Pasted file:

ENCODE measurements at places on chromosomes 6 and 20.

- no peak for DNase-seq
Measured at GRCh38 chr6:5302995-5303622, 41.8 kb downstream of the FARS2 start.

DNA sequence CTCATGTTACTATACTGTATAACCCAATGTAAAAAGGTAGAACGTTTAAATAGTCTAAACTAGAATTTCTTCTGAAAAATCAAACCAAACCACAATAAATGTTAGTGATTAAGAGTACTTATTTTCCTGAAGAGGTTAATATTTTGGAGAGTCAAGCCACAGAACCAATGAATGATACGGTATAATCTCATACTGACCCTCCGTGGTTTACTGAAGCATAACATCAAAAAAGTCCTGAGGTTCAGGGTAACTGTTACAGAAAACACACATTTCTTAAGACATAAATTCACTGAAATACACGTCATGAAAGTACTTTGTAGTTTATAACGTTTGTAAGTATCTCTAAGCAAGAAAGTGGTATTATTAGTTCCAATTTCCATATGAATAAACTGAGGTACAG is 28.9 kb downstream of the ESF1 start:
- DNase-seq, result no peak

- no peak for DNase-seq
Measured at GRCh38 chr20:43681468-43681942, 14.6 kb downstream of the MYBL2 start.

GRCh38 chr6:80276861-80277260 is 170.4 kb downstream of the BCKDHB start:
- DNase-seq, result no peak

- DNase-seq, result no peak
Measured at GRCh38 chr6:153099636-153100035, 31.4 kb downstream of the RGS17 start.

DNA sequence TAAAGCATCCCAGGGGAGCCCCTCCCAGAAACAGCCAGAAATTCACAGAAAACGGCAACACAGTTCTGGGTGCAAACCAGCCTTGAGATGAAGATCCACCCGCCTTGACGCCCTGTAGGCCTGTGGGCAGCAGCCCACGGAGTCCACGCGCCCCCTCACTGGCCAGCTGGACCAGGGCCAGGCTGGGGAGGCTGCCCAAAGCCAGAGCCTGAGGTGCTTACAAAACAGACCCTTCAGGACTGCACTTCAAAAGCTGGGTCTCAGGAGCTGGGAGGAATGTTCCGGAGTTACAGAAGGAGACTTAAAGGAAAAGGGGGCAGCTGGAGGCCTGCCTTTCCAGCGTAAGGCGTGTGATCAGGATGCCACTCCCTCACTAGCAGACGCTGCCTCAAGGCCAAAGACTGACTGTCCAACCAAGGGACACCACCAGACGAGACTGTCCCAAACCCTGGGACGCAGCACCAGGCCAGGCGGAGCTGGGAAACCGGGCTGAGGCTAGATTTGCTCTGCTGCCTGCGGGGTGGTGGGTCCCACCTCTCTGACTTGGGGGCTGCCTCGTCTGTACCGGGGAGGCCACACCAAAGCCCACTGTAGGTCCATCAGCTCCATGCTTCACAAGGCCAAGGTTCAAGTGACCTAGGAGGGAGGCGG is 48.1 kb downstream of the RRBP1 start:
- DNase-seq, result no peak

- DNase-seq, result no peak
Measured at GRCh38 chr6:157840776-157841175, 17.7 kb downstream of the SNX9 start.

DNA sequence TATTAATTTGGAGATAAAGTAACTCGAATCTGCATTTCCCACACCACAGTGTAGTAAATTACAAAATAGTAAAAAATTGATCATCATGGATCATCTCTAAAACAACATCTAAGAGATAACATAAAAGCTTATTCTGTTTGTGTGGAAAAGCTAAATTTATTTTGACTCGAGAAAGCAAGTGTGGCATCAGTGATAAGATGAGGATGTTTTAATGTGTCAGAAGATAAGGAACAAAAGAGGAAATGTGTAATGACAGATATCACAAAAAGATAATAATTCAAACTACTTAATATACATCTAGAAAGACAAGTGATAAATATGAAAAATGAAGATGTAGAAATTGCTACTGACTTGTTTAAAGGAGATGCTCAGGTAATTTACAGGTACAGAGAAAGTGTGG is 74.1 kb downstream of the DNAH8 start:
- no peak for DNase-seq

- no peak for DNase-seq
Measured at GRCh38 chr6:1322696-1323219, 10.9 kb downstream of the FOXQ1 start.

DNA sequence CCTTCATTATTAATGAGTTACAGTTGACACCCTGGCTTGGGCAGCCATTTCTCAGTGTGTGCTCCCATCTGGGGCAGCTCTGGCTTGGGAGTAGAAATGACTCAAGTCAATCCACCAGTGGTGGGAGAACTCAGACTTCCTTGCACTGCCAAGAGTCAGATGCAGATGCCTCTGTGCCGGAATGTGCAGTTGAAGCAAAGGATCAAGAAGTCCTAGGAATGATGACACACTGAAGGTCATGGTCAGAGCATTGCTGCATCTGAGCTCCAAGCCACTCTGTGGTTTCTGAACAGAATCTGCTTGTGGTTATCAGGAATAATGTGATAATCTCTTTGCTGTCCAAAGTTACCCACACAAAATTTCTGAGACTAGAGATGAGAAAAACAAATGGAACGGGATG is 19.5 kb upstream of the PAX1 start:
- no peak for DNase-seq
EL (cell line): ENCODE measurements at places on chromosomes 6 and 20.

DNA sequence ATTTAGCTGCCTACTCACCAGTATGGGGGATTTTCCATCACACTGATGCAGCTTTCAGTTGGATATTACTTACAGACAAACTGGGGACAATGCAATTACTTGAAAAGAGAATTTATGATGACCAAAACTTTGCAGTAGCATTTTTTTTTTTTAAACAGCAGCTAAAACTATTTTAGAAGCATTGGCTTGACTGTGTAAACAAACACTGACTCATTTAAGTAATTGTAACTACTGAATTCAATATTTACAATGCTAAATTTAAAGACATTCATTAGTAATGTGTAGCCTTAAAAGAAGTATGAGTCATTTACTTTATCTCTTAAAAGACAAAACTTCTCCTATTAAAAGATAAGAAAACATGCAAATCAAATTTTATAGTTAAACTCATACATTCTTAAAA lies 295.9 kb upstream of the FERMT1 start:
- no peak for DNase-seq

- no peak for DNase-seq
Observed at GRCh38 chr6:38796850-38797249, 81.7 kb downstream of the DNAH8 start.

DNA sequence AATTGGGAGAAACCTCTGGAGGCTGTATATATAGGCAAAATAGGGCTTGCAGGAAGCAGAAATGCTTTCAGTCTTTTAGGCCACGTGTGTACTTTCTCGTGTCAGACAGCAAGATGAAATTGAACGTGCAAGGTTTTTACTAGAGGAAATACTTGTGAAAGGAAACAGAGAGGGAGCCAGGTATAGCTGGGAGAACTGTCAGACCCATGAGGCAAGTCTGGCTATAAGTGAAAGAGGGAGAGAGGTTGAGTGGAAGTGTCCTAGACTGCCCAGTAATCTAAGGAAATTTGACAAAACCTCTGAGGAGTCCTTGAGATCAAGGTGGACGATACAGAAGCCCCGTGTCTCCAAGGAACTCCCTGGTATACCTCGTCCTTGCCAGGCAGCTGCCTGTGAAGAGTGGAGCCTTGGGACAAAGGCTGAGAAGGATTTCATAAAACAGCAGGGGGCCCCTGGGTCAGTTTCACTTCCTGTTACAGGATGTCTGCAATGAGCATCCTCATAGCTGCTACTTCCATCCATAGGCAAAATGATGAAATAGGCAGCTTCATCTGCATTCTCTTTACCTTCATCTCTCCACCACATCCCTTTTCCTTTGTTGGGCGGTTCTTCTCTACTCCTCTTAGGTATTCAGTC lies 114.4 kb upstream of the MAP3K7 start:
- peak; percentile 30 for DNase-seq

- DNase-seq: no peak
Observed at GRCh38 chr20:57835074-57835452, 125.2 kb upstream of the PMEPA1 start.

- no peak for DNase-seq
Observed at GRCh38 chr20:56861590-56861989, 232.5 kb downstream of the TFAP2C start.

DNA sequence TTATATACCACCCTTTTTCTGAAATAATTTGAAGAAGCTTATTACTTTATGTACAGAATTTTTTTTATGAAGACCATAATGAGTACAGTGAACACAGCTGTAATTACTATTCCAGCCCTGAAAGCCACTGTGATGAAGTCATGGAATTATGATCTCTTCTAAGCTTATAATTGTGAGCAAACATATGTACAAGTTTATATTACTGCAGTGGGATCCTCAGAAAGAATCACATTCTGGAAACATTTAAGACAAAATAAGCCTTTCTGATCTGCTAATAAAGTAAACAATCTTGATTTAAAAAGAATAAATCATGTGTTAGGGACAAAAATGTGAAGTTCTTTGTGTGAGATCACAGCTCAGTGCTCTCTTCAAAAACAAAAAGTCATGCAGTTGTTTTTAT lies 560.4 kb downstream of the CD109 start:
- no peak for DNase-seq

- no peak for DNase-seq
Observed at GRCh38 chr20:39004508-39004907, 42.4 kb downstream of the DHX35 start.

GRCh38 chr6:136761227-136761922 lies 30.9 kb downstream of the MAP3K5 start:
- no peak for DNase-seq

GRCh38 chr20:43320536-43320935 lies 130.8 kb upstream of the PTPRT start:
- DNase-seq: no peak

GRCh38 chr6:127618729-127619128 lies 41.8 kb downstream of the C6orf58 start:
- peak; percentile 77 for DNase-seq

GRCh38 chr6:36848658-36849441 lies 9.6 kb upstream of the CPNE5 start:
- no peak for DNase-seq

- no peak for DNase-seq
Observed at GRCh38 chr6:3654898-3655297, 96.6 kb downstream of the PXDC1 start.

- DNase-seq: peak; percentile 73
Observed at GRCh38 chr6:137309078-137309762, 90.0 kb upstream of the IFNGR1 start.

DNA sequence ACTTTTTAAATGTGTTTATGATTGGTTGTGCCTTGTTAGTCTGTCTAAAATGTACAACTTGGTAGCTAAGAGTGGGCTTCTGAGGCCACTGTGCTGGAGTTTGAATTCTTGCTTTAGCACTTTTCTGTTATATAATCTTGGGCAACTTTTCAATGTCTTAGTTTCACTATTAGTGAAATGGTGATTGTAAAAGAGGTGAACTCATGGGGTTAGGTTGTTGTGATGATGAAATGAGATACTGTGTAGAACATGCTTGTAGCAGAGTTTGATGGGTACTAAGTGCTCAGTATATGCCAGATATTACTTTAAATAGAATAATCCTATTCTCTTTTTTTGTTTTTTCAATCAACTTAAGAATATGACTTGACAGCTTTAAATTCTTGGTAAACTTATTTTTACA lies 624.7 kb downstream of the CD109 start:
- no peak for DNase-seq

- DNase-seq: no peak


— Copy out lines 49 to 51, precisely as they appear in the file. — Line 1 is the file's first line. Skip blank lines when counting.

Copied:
DNA sequence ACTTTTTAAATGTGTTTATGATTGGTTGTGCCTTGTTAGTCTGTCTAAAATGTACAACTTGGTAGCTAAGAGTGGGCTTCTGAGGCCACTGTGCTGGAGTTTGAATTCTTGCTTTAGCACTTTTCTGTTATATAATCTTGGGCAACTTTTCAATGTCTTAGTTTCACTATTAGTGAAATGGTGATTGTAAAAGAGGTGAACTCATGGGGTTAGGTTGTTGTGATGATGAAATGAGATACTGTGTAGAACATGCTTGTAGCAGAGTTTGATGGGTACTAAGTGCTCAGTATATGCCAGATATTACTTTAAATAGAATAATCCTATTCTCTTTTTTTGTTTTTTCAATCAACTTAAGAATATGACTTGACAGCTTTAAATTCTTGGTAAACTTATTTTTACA lies 624.7 kb downstream of the CD109 start:
- no peak for DNase-seq

- DNase-seq: no peak